History Doesn’t Repeat Itself, but It Often Rhymes

— Mark Twain

The first Africans to ever set foot on American soil were a small group of twenty people — who were stolen by the British privateers from a Portuguese slave ship in August 1619. Their arrival became the start of America’s history of Black-Slavery, which did not get interrupted even by America’s Declaration of Independence in July 1776, but continued up until 1865 — when the newly introduced 13th amendment to the United States Constitution made slavery in all its forms illegal in the US.

Throughout those dreadful years in America’s History, innocent people were tortured, raped, killed, and subjected to the most sadistic and unimaginable acts of hate, cruelty, and violence for simply being of a different colour. The numbers of these men, women, and children were immense… It is believed that out of the 12.5 Million people captured as part of the transatlantic slave trade and sent to America by force, about 10.7 Million people disembarked on shore — and about 1.8 Million did not survive the journey. A colossal portion of today’s African American population is originating from those who survived. A typical ad from an American 1700s newspaper.

The fact that for such a long time, the cruel and extremely abusive treatment of Black people in America was an acceptable practice, not condemned, but if anything, supported by the US government — led to the creation of white supremacy groups — many of which exist to this day.

The first American white supremacy group was the ‘KKK’ (or Ku Klux Klan). The group’s first klan operated between the years 1865 and 1872 and established the key principles of the group — such as right-wing nationalism, anti-immigration, and terror — whose main targets to this day are Jews, Muslims, African Americans, Latinos, Asians, Native Americans, Catholics, and many more. The second klan operated between the years 1915 and 1944, and the third klan (with a current estimate of around 3,000 members) was created in 1946.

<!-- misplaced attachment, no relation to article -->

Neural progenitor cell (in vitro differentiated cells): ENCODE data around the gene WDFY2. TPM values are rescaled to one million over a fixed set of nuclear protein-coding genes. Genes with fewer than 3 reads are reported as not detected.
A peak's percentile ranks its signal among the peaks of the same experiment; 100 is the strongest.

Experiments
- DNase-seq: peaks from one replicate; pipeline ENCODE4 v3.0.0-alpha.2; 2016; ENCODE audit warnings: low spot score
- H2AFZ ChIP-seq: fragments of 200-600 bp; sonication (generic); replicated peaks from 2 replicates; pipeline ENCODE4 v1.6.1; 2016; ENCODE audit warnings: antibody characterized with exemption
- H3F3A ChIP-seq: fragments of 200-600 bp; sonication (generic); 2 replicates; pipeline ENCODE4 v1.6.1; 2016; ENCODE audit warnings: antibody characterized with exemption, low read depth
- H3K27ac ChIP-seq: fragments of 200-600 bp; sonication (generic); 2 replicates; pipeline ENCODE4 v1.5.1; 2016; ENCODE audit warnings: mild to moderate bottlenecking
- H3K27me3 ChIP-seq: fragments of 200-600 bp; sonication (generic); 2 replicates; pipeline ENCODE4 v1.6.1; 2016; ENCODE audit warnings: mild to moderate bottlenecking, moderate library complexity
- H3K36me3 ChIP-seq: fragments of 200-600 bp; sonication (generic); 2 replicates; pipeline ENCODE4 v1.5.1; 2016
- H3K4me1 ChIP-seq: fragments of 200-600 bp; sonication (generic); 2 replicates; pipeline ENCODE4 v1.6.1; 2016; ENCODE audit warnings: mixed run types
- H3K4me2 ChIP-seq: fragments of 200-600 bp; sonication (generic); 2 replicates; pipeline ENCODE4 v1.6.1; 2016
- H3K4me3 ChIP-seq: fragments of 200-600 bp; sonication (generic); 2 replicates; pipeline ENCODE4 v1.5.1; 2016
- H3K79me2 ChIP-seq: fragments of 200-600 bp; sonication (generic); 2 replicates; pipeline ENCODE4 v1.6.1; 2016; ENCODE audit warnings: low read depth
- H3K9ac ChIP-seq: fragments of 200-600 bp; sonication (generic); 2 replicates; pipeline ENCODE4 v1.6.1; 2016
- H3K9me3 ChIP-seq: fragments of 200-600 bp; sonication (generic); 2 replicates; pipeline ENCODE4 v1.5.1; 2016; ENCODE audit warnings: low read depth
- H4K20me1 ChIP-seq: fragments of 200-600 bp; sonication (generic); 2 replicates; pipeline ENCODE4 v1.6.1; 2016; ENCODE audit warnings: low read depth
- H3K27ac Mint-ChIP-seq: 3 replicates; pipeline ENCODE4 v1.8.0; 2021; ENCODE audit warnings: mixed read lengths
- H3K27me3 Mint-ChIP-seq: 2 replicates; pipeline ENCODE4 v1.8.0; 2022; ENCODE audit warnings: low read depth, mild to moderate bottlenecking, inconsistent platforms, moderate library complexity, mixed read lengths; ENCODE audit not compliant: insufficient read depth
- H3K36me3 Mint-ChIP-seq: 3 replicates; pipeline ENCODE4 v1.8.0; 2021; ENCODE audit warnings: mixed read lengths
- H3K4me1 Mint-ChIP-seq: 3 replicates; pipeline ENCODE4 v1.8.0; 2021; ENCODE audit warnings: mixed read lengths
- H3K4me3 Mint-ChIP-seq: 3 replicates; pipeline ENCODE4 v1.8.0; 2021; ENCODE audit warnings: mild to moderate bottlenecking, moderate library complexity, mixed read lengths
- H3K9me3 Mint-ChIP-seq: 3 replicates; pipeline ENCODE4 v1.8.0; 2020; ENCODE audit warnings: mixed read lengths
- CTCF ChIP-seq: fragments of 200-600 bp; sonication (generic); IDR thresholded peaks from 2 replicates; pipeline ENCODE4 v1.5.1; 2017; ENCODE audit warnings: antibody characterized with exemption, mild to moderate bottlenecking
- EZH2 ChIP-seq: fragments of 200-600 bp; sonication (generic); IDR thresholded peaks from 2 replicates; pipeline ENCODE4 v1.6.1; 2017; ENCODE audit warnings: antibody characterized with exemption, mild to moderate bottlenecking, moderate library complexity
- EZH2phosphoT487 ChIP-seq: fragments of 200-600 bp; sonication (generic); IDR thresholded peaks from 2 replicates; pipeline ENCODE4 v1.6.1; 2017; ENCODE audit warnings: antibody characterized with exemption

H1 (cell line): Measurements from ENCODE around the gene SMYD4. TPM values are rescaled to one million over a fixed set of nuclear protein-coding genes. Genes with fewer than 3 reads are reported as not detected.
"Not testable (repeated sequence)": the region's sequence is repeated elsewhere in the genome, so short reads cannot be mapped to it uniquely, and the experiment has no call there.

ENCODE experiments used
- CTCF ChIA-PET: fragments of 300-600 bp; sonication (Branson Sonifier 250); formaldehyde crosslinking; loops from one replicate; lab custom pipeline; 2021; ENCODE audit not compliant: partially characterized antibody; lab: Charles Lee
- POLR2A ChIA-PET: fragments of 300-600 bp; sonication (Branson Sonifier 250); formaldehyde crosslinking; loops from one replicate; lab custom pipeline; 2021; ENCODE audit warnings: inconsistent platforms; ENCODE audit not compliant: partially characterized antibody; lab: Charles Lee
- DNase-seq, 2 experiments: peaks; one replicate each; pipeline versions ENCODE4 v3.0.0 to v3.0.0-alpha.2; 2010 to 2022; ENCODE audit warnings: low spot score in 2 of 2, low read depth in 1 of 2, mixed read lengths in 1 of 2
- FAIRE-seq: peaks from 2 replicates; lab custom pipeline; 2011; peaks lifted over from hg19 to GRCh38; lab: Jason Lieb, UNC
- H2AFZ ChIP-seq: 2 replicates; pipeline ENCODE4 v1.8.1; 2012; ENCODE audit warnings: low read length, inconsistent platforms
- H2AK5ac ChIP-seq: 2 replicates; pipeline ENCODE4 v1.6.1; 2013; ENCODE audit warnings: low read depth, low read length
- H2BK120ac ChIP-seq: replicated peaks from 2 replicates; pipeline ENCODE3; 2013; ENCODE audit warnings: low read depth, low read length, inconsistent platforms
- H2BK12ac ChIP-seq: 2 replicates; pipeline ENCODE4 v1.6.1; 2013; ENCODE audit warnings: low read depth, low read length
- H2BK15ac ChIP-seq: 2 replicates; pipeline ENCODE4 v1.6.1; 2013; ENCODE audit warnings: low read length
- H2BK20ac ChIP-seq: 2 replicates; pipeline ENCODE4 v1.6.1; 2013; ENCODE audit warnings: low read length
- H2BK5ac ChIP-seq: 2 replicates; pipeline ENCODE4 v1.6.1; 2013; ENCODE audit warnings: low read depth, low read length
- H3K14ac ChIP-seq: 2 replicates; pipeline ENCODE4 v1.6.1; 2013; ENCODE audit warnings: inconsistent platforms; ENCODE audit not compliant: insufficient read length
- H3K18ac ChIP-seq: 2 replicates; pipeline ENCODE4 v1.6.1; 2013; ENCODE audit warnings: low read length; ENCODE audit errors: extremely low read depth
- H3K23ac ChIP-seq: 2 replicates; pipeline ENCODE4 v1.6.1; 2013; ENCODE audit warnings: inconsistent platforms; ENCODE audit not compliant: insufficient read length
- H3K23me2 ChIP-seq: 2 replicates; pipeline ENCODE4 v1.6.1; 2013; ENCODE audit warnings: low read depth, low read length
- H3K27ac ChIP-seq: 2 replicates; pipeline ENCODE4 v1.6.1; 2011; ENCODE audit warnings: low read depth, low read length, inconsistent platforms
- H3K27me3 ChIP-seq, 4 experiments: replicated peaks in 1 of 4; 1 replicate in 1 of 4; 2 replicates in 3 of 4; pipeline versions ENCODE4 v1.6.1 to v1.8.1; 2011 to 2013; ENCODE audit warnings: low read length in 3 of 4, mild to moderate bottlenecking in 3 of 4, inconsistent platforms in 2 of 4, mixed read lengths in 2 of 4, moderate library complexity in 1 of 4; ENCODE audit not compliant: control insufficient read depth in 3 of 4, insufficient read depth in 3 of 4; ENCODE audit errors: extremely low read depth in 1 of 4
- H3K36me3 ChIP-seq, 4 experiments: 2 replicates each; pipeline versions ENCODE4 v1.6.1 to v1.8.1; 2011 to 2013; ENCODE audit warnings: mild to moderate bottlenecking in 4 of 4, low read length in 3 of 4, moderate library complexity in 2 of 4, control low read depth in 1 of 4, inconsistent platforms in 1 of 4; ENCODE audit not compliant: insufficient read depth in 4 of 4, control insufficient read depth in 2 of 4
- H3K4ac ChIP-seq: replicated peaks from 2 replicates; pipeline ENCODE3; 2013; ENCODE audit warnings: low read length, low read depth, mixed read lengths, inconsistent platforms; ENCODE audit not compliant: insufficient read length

In 2013 the BLM — or ‘Black Lives Matter’ movement was founded in the US, whose mission is to eradicate white supremacy and stop the violence against Black people. Members of the Ku Klux Klan, 1930.

These days, many scholars agree that in their core beliefs, the German National Socialist Party (better known as the Nazi Party) responsible for the Jewish Holocaust, was strongly inspired by the Ku Klux Klan, and was powered by the exact same principles and ideologies that see both Jews and Black people as sub-human. Ideologies the very replacement of which was the dream of Martin Luther King Jr. up until his assassination in 1968 — which showed America that even Abraham Lincoln’s abolishment of slavery a hundred years earlier was never going to be enough and that without a strong shift in perception towards tolerance and equality — evil will continue to triumph.

And while one would think that in today’s America any Black person would understand the real meaning of racism and discrimination, or the value of treating all people with compassion and kindness regardless of their race or religion — it seems as though one person, and more specifically — one world-famous Black performer, sees the world differently. Advertisement

Kanye West (also known as Ye) is a highly influential figure with fans all over the world. He is also a record producer, a model, and a fashion designer whose creative focus is directed toward racist propaganda.